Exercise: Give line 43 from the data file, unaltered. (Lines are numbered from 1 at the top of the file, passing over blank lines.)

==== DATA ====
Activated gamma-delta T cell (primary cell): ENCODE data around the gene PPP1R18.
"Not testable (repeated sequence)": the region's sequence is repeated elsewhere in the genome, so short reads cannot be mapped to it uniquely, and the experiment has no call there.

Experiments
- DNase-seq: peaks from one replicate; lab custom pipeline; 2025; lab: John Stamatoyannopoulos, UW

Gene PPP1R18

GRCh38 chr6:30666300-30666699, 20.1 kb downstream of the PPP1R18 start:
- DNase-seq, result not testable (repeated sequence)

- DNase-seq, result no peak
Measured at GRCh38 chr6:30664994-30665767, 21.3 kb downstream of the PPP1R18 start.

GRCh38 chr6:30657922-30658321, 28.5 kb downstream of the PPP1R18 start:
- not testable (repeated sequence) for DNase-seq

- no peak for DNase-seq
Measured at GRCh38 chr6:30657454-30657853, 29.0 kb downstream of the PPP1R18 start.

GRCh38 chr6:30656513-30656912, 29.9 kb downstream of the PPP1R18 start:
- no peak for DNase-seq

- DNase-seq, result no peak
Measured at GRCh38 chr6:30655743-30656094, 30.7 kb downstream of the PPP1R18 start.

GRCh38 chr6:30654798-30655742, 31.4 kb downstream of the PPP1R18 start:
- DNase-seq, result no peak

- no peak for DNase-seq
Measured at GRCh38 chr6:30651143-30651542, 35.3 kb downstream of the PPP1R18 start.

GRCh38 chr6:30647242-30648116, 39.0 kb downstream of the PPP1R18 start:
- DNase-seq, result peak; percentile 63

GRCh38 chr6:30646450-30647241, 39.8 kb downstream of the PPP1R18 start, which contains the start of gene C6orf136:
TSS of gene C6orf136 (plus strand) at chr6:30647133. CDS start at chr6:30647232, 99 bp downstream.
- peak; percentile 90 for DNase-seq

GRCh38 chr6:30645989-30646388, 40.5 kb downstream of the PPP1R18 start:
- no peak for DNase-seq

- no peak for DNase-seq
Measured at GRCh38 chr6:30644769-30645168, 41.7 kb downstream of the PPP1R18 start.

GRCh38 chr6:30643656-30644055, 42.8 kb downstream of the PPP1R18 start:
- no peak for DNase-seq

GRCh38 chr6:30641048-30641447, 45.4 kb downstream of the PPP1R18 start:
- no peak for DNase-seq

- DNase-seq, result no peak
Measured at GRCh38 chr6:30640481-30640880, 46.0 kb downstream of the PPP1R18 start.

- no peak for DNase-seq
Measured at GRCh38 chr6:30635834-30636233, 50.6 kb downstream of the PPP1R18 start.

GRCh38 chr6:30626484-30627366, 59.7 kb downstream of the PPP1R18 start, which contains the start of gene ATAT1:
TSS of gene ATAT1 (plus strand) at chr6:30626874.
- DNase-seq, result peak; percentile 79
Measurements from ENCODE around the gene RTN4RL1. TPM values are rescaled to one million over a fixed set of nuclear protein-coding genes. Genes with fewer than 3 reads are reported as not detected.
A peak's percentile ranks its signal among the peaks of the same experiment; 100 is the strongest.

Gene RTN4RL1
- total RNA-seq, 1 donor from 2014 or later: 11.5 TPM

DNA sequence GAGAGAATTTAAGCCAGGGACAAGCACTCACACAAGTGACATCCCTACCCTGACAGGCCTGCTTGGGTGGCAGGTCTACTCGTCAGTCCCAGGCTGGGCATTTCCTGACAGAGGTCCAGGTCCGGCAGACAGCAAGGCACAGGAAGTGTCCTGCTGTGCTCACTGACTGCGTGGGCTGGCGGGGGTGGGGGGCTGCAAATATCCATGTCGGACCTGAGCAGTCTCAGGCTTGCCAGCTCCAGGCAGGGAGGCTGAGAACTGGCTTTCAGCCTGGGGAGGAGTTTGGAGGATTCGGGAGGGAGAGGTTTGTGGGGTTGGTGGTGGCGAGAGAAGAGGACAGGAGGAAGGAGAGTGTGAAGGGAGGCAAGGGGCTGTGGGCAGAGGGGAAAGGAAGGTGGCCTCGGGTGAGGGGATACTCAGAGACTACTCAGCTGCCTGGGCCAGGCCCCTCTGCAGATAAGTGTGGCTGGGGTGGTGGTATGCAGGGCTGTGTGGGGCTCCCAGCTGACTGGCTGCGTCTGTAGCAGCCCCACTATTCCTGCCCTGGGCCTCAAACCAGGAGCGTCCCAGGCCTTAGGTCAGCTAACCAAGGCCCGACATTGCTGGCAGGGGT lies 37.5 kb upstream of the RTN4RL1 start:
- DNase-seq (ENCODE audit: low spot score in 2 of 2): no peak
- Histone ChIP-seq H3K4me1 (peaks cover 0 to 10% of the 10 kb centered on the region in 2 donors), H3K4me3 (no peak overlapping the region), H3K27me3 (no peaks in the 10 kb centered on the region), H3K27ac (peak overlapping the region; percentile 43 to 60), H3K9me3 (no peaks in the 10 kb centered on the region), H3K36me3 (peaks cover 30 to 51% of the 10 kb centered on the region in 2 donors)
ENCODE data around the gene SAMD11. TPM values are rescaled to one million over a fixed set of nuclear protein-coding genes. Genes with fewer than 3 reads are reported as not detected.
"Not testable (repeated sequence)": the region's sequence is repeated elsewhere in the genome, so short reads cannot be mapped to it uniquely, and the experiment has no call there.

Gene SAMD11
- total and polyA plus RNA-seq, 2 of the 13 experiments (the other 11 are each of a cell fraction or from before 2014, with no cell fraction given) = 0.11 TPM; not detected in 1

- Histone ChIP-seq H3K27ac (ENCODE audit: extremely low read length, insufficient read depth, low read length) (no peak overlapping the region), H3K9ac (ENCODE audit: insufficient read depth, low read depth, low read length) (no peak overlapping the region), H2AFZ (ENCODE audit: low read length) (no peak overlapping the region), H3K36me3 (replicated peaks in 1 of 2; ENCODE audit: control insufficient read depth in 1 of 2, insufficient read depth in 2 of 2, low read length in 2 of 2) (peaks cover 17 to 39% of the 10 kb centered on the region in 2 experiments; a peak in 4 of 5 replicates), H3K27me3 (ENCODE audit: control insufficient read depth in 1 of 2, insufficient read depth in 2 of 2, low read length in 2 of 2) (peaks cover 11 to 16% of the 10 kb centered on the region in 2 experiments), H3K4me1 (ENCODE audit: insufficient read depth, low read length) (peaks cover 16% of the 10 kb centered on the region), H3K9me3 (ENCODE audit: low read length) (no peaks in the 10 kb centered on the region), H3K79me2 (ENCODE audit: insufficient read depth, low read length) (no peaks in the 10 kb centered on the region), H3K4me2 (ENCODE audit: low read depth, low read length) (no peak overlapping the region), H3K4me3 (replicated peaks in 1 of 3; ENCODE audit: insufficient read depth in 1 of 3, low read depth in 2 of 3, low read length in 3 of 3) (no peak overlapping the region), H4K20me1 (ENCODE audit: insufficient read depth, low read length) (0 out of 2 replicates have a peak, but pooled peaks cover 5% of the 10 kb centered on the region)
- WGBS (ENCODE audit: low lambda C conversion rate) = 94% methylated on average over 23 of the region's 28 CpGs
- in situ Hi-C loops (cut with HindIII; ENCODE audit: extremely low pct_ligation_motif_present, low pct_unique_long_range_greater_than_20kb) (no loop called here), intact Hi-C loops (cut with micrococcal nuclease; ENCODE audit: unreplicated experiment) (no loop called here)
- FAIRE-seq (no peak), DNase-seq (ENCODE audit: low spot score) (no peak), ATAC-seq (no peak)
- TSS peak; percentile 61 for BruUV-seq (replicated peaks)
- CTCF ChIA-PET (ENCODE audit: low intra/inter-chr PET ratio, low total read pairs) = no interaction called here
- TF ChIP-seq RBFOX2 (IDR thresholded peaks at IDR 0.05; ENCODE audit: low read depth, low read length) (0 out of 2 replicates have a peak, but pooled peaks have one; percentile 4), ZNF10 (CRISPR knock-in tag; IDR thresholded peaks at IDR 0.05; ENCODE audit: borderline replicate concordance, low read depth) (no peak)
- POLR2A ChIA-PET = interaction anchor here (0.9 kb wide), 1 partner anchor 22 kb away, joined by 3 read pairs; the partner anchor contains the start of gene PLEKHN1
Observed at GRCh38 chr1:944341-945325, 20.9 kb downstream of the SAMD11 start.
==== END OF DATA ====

A peak's percentile ranks its signal among the peaks of the same experiment; 100 is the strongest.